Perfect 10 publishes photographs of nude women and owns the copyrights in those images. Google displays thumbnails of those images in its image search results. Perfect 10 says this is infringement and obtains a preliminary injunction against the practice, but the Ninth Circuit, in Perfect 10, Inc. v. Amazon.com, Inc., case no. 06-55405 (May 16, 2007), reverses.
The most written about aspect of the decision is the court’s finding that Google’s display of thumbnail images in its image search results constitutes a non-infringing “fair use” of the images. Since Perfect 10 failed to show that it was likely to overcome Google’s fair use defense, the court reverses the grant of preliminary inunction.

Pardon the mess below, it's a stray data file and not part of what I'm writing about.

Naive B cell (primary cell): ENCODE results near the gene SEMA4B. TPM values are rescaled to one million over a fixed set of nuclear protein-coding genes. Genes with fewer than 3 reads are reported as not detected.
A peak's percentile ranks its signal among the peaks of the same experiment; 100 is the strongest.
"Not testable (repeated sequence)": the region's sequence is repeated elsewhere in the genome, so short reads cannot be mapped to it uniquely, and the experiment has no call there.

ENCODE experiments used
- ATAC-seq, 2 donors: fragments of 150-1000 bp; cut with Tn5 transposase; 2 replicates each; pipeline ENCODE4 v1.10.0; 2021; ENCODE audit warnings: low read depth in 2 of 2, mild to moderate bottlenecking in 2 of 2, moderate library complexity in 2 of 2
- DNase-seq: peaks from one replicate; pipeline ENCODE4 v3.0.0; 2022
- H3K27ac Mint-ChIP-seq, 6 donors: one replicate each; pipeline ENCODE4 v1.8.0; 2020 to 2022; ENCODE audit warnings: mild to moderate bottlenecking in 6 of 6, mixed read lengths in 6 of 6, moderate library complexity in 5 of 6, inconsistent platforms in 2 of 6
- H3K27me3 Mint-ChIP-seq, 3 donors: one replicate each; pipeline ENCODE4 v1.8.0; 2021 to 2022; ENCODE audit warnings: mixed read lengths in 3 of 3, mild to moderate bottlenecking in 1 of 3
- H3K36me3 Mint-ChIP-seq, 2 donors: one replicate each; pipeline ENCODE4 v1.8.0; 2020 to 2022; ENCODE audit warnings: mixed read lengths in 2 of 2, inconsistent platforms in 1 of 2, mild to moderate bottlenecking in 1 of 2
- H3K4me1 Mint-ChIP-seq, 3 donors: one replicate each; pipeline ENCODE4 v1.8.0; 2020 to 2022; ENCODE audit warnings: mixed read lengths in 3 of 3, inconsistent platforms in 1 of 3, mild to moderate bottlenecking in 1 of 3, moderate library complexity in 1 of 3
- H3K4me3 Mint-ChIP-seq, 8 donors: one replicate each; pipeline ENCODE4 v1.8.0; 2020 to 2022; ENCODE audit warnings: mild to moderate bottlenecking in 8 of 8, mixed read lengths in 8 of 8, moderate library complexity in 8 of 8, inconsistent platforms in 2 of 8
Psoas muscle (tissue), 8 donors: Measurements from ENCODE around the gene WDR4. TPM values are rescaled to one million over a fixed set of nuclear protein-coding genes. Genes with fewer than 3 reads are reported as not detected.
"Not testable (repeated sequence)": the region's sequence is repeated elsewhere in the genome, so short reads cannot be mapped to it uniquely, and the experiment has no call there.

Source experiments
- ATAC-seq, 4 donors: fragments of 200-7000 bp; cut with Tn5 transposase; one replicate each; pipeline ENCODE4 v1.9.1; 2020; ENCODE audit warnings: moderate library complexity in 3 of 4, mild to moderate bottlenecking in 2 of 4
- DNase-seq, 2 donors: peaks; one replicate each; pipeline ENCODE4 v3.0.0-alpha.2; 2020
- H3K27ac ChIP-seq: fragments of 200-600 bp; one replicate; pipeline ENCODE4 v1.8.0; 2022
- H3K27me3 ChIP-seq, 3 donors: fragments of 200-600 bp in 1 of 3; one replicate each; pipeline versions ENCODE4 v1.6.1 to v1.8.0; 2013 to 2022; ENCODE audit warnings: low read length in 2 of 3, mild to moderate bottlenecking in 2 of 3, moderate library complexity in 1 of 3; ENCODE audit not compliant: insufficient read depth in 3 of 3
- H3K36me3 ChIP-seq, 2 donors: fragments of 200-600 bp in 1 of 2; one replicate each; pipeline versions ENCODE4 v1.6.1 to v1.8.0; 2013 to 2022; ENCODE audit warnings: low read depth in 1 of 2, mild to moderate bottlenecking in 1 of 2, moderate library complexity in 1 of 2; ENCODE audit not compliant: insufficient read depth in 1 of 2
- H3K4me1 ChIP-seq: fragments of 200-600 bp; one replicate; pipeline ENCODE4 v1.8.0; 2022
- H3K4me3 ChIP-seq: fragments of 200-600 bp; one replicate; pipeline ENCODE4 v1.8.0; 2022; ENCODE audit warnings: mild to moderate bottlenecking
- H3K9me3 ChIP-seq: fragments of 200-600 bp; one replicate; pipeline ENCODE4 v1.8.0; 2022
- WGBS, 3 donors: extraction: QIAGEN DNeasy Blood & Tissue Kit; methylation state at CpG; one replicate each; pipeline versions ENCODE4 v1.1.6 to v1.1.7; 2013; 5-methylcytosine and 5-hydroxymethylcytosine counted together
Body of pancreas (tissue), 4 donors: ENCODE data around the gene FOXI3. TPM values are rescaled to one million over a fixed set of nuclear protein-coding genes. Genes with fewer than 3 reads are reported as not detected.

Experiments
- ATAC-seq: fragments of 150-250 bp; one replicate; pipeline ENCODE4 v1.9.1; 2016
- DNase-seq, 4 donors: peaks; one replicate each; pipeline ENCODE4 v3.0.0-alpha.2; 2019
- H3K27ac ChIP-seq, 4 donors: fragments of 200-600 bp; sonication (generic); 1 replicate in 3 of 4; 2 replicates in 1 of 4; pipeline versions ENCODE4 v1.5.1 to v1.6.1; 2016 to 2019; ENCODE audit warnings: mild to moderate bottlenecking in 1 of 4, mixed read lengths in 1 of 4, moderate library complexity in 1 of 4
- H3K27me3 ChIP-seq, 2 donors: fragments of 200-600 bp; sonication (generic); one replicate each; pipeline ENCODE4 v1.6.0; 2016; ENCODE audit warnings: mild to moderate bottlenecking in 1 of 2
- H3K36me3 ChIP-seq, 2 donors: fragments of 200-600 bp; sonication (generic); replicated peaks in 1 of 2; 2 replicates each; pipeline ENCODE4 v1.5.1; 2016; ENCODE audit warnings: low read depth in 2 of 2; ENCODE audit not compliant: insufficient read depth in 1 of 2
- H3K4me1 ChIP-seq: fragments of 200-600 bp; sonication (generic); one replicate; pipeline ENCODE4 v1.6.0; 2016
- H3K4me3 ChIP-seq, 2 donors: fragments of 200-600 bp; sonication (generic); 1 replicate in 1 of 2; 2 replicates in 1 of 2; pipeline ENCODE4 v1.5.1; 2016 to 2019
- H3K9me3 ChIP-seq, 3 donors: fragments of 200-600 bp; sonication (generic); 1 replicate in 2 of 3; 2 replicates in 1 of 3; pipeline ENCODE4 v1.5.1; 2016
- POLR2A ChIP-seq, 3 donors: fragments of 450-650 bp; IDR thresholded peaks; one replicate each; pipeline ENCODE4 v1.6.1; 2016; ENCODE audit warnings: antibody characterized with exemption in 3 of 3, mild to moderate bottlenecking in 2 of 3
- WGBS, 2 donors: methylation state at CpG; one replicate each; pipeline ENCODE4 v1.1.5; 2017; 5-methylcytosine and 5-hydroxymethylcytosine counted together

Kevin O’Keefe of Lexblog says that the decision is “[f]urther evidence that Google is rewriting American copyright law (not saying good or bad).” It certainly gathered some attention, with bloggers writing about the case at How Appealing, Appealing in Nevada, and Decision of the Day.
Professor Orin Kerr at The Volokh Conspiracy calls it “Another Clash Between Virtual And Physical Perspectives in Internet Law,” and I agree that is one of the more interesting aspects of the case. I also think the decision does a very good job of distinguishing between the virtual and physical display of an image. Professor Kerr’s post links to a law review article of his on this issue of perspective.